Got a little bit of clean-up to do this morning vis-a-vis a post from earlier this month. Based on several assured sources populating the web, I did a short piece about actor Benedict Cumberbatch playing the role of Star Trek villain Khan Noonian Singh in the upcoming sequel to J.J. Abrams' 2009 Trek reboot. Based on my assumption that Cumberbatch was indeed playing the role, I noted my mixed feelings about it, feeling that he could certainly act the hell out of the part, but that it was altogether unnecessary for this leg of the franchise to resurrect Khan. Well, if recent news is anything to go by, it would appear that my concern is for naught.

While the current Star Trek braintrust from Abrams on down has played typically coy about the new movie's inner-workings, actor Simon "Scotty" Pegg left little room for doubt when he told the UK's Telegraph (as cited at TrekMovie) of Cumberbatch's role, "It’s not Khan...That’s a myth. Everyone’s saying it is, but it’s not.” I suppose Pegg's phrasing doesn't entirely leave out the possibility that Khan is still in the movie, albeit played by someone else, but I feel like that starts taking us into X-Files-Cancer Man territory where we're parsing every syllable of every word for some heretofore hidden meaning. I think in this case a spade's a spade. No Khan.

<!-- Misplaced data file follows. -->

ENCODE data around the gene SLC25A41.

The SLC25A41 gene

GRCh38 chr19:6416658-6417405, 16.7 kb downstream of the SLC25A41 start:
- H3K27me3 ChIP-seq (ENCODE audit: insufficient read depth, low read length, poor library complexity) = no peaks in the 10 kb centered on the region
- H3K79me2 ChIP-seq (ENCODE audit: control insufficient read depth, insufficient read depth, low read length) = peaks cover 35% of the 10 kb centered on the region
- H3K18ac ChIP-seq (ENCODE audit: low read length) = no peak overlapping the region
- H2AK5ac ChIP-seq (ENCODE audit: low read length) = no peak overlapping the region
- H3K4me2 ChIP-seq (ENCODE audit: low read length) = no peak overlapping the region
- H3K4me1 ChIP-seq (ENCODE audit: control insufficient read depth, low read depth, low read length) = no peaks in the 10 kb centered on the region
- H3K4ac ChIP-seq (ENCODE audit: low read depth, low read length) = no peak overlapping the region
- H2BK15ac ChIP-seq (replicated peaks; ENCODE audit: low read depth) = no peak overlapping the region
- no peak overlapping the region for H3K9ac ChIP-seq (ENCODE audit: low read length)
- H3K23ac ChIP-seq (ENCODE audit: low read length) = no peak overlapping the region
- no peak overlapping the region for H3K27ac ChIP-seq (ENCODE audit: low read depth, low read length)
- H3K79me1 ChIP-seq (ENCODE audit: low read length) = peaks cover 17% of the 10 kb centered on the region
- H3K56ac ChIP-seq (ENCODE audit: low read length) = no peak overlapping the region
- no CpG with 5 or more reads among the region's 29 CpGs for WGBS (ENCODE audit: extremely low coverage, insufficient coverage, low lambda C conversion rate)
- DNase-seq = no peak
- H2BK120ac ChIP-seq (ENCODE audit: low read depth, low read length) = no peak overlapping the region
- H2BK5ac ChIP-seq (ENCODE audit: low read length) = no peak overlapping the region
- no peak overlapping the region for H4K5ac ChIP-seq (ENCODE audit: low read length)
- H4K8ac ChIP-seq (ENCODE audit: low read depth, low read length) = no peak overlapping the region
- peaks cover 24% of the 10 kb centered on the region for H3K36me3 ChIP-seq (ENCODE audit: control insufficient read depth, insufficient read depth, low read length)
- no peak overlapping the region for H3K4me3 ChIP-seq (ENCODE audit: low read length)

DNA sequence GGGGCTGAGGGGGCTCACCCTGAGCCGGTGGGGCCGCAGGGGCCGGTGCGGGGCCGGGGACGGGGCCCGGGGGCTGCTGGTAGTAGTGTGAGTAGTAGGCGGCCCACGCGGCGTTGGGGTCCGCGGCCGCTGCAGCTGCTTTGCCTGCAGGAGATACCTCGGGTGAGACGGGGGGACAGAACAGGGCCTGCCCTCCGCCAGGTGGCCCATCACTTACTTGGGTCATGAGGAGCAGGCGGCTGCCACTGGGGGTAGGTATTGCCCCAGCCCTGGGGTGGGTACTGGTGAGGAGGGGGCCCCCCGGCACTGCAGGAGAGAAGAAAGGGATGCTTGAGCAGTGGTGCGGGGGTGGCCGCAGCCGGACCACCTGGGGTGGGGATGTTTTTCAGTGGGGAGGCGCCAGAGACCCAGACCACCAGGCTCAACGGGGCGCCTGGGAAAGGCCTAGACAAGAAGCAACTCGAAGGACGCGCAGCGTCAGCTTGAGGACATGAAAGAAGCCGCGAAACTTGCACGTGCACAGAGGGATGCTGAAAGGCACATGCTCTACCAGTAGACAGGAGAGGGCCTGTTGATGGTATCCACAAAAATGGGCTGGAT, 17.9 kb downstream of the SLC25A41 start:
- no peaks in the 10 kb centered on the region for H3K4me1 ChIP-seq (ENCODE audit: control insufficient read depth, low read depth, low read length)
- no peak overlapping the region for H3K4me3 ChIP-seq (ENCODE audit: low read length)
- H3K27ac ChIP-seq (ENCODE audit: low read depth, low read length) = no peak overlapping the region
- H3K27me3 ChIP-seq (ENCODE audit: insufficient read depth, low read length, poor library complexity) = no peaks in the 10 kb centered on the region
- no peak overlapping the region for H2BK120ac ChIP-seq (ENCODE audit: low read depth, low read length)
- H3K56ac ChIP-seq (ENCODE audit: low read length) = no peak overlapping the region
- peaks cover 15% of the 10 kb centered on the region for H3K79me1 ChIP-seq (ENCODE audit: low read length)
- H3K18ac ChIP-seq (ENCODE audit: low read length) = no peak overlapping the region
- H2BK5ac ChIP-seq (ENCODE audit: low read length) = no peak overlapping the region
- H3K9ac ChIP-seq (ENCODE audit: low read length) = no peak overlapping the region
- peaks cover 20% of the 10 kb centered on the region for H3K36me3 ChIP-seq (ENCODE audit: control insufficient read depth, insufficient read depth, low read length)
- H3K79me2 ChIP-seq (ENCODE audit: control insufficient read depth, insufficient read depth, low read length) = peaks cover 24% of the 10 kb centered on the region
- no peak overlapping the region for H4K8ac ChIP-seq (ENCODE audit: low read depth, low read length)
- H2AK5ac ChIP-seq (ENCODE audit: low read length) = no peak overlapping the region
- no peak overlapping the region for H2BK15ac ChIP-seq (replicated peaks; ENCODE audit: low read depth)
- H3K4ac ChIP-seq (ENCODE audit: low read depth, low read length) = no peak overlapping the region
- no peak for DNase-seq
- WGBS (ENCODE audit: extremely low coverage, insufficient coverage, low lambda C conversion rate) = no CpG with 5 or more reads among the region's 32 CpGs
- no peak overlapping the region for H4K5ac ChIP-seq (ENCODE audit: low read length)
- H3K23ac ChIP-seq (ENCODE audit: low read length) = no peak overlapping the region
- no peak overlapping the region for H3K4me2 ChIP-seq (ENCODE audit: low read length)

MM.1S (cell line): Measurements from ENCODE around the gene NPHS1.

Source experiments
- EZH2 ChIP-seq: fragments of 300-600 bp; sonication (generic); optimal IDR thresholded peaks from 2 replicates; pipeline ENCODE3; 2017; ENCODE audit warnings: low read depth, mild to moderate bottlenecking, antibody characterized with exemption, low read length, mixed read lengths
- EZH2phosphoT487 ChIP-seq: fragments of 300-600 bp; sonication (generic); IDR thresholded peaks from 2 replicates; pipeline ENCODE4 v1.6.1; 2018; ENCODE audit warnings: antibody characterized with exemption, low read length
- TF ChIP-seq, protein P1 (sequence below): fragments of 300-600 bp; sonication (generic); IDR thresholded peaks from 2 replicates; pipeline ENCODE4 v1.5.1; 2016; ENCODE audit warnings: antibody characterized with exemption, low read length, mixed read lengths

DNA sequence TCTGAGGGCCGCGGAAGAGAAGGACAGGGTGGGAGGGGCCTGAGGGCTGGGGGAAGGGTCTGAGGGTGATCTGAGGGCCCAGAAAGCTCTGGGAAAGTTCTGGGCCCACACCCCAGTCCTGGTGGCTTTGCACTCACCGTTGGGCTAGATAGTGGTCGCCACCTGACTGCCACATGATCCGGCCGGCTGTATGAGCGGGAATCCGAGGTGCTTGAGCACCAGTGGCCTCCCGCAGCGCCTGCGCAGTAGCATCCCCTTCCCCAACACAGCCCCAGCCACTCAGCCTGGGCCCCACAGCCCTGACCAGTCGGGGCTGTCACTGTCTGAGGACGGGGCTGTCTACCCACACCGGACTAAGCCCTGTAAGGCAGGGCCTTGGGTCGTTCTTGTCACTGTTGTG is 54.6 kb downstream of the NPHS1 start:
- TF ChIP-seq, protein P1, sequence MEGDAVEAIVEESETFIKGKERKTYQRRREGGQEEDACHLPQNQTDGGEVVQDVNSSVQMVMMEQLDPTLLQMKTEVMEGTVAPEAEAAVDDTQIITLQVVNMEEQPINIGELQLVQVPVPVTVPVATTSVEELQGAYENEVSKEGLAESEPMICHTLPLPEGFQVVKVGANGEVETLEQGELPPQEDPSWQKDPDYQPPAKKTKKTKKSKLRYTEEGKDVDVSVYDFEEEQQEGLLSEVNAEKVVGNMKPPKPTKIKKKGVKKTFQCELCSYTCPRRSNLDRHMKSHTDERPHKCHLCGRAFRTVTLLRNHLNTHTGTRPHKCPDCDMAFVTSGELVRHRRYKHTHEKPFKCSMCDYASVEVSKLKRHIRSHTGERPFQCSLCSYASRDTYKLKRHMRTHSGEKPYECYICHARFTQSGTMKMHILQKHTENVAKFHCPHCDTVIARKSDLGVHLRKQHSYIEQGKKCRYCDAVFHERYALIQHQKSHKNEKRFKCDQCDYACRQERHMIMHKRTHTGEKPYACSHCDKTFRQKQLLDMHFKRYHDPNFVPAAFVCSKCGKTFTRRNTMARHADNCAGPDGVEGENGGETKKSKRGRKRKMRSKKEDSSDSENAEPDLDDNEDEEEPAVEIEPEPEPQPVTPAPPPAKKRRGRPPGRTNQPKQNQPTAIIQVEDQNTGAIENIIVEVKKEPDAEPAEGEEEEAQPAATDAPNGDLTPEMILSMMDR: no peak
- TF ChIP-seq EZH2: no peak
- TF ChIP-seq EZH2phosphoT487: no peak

Now we can go back to not knowing anything about the movie, just like before.

Tuesday, May 29, 2012

Bookmark Brian's Blog!


It's always sad when they leave the nest. After many years of nudging, prodding, and pleading from me, my longtime chum Brian Hall, whose musings on various bits of pop culture arcana (usually Simpsons-related) have been a semi-regular feature on this site for awhile now, has set up a slice of the web all his own to dispense with his trademark witticisms and wisdomisms. That's right world, ready or not, Everything's Coming up Brian! Adjust your bookmarks accordingly.

(And don't worry, by no means does this signal the end of Brian's wit and wisdom over here at Zaki's Corner. He doesn't get off that easy.)

Saturday, May 26, 2012

Mass Hysteria!